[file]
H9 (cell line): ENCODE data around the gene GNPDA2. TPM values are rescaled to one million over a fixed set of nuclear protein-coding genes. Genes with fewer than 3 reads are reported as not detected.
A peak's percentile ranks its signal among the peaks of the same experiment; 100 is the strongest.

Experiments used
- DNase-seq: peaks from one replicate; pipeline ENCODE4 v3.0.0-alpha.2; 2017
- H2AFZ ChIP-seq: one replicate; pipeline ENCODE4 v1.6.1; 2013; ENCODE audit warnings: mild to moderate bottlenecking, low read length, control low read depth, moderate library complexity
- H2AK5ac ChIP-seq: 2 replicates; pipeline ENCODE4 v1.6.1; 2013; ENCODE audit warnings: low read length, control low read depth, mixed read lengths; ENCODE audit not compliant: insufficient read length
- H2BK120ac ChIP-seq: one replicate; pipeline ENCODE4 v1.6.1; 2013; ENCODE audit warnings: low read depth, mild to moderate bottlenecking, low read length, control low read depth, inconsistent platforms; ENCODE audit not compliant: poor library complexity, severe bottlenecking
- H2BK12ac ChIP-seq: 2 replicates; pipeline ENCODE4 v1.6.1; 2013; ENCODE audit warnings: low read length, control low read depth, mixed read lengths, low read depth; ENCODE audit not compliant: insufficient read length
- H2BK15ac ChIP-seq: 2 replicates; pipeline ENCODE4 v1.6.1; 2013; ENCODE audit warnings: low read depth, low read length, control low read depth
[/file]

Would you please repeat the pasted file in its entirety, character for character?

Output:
H9 (cell line): ENCODE data around the gene GNPDA2. TPM values are rescaled to one million over a fixed set of nuclear protein-coding genes. Genes with fewer than 3 reads are reported as not detected.
A peak's percentile ranks its signal among the peaks of the same experiment; 100 is the strongest.

Experiments used
- DNase-seq: peaks from one replicate; pipeline ENCODE4 v3.0.0-alpha.2; 2017
- H2AFZ ChIP-seq: one replicate; pipeline ENCODE4 v1.6.1; 2013; ENCODE audit warnings: mild to moderate bottlenecking, low read length, control low read depth, moderate library complexity
- H2AK5ac ChIP-seq: 2 replicates; pipeline ENCODE4 v1.6.1; 2013; ENCODE audit warnings: low read length, control low read depth, mixed read lengths; ENCODE audit not compliant: insufficient read length
- H2BK120ac ChIP-seq: one replicate; pipeline ENCODE4 v1.6.1; 2013; ENCODE audit warnings: low read depth, mild to moderate bottlenecking, low read length, control low read depth, inconsistent platforms; ENCODE audit not compliant: poor library complexity, severe bottlenecking
- H2BK12ac ChIP-seq: 2 replicates; pipeline ENCODE4 v1.6.1; 2013; ENCODE audit warnings: low read length, control low read depth, mixed read lengths, low read depth; ENCODE audit not compliant: insufficient read length
- H2BK15ac ChIP-seq: 2 replicates; pipeline ENCODE4 v1.6.1; 2013; ENCODE audit warnings: low read depth, low read length, control low read depth